D.C. releases online data to developers

Posted on April 21, 2009 by METRO Staff

In late March, the Washington Metropolitan Area Transit Authority  (Metro) released technological data for the Metrorail and Metrobus routes, stops and schedules on its Website.

The raw data is available in a coded format, Google Transit Feed Specification, which can be used by anyone who wants to turn the information into a usable computer application, including businesses and Webmasters. The data can be accessed by visiting a page on their Website titled “Developer Resources” and clicking on the “Rider Tools” section.

Metro’s long-anticipated decision to provide the data to the public comes after a petition drive urged them to provide the data, and stalled negotiations with Google.

 The petition resulted in the Metro board of directors receiving more than 700 emails last fall. A Washington, D.C.-based blog on transportation and urban issues, Greater Greater Washington, organized the petition drive.

Metro and Google Transit were unable to reach an agreement last year to place Metro’s information on the mapping Website, according to the Washington Post.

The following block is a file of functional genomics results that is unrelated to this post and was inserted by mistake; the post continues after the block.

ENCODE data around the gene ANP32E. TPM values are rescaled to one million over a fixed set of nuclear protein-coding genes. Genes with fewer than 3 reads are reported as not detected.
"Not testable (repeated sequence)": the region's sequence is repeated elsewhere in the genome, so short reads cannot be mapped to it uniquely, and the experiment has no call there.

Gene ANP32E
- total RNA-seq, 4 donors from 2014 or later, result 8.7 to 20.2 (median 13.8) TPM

“Google had approached us months ago, and we were getting our data ready in preparation for possible agreement with them, but that didn’t work out,” Candace Smith, public affairs officer, confirmed.

After several months of work in various evolving stages on the project, Metro was able to move forward with releasing the data. The agency was investigating alternate solutions and looking into what other transit properties were doing to make data available, Smith explained.

 “We’re excited to see what kind of applications will come out of this… not only new ways for people to use transit, but just in general,” Smith said.

Currently, users can download the information at no cost. As part of Metro’s efforts to generate new revenue, the transit authority is taking a look at intellectual property, including schedule data, to determine whether there could be future revenue opportunities.

Metro also decided to move ahead with releasing the data in order to open up possibilities for more applications, in turn, making the data useful to more people, and hopefully, benefiting more riders.

“The beauty about making it available to everyone is that you don’t just have the big giant company who has an exclusive agreement. You get a lot more small fish and just regular people who want to use the information,” Smith said.

Those who plan to use the data must agree to Metro’s use of terms before they can download it, which includes exempting the transit agency from liability. The user is also responsible for keeping the information updated and accurate. Users can sign up for RSS feeds to be notified when the raw data has changed.

Whether Google Transit will end up using the data will be determined by Metro’s terms of use.

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